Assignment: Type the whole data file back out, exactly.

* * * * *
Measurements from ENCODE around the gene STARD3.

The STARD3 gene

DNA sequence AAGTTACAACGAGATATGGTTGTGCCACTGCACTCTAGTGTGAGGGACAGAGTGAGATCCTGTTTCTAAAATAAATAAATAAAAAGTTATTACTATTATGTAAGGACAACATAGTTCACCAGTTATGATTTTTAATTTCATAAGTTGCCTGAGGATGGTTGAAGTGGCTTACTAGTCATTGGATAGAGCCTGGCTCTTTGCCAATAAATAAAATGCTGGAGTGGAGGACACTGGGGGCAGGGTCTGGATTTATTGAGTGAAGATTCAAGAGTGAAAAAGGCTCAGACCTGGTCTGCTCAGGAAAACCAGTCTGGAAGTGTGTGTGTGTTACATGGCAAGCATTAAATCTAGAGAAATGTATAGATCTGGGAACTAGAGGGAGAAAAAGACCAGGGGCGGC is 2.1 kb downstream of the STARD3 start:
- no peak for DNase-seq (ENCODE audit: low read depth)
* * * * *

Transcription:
Measurements from ENCODE around the gene STARD3.

The STARD3 gene

DNA sequence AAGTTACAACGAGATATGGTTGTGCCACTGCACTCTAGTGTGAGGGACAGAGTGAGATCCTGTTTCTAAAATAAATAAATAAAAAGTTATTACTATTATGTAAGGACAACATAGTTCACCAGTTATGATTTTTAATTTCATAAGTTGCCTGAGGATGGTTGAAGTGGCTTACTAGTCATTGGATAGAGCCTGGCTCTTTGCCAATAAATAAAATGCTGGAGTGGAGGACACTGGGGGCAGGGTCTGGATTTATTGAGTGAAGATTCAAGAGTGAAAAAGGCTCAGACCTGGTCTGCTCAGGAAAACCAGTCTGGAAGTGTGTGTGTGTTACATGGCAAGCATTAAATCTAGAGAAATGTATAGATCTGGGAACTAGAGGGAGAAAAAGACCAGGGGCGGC is 2.1 kb downstream of the STARD3 start:
- no peak for DNase-seq (ENCODE audit: low read depth)